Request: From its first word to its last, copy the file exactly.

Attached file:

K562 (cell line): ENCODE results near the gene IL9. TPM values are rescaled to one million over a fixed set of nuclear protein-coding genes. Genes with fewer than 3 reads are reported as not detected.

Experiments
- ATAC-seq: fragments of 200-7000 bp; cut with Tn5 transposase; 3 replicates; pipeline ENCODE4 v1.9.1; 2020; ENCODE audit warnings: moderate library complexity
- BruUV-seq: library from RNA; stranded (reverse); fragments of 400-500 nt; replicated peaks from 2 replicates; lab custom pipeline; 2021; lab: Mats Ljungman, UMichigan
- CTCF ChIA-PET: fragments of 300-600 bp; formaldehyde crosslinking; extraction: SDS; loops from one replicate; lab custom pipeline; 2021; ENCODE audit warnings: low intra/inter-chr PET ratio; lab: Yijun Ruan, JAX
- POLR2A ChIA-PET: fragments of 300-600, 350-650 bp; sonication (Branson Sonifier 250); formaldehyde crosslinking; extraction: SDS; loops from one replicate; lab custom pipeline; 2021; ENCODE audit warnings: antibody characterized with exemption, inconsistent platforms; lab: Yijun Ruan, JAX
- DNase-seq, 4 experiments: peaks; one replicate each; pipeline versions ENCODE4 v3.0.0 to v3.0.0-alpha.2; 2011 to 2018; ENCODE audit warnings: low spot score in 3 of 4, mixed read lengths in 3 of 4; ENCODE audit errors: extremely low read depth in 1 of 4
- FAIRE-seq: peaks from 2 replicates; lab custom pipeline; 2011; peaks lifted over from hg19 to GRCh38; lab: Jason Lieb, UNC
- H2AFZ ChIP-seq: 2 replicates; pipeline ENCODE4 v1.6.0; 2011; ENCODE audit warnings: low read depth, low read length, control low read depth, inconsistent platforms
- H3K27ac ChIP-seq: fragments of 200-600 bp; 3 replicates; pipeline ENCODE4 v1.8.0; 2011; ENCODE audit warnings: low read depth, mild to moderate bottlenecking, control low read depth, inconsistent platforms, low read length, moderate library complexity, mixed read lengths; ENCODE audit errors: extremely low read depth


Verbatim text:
K562 (cell line): ENCODE results near the gene IL9. TPM values are rescaled to one million over a fixed set of nuclear protein-coding genes. Genes with fewer than 3 reads are reported as not detected.

Experiments
- ATAC-seq: fragments of 200-7000 bp; cut with Tn5 transposase; 3 replicates; pipeline ENCODE4 v1.9.1; 2020; ENCODE audit warnings: moderate library complexity
- BruUV-seq: library from RNA; stranded (reverse); fragments of 400-500 nt; replicated peaks from 2 replicates; lab custom pipeline; 2021; lab: Mats Ljungman, UMichigan
- CTCF ChIA-PET: fragments of 300-600 bp; formaldehyde crosslinking; extraction: SDS; loops from one replicate; lab custom pipeline; 2021; ENCODE audit warnings: low intra/inter-chr PET ratio; lab: Yijun Ruan, JAX
- POLR2A ChIA-PET: fragments of 300-600, 350-650 bp; sonication (Branson Sonifier 250); formaldehyde crosslinking; extraction: SDS; loops from one replicate; lab custom pipeline; 2021; ENCODE audit warnings: antibody characterized with exemption, inconsistent platforms; lab: Yijun Ruan, JAX
- DNase-seq, 4 experiments: peaks; one replicate each; pipeline versions ENCODE4 v3.0.0 to v3.0.0-alpha.2; 2011 to 2018; ENCODE audit warnings: low spot score in 3 of 4, mixed read lengths in 3 of 4; ENCODE audit errors: extremely low read depth in 1 of 4
- FAIRE-seq: peaks from 2 replicates; lab custom pipeline; 2011; peaks lifted over from hg19 to GRCh38; lab: Jason Lieb, UNC
- H2AFZ ChIP-seq: 2 replicates; pipeline ENCODE4 v1.6.0; 2011; ENCODE audit warnings: low read depth, low read length, control low read depth, inconsistent platforms
- H3K27ac ChIP-seq: fragments of 200-600 bp; 3 replicates; pipeline ENCODE4 v1.8.0; 2011; ENCODE audit warnings: low read depth, mild to moderate bottlenecking, control low read depth, inconsistent platforms, low read length, moderate library complexity, mixed read lengths; ENCODE audit errors: extremely low read depth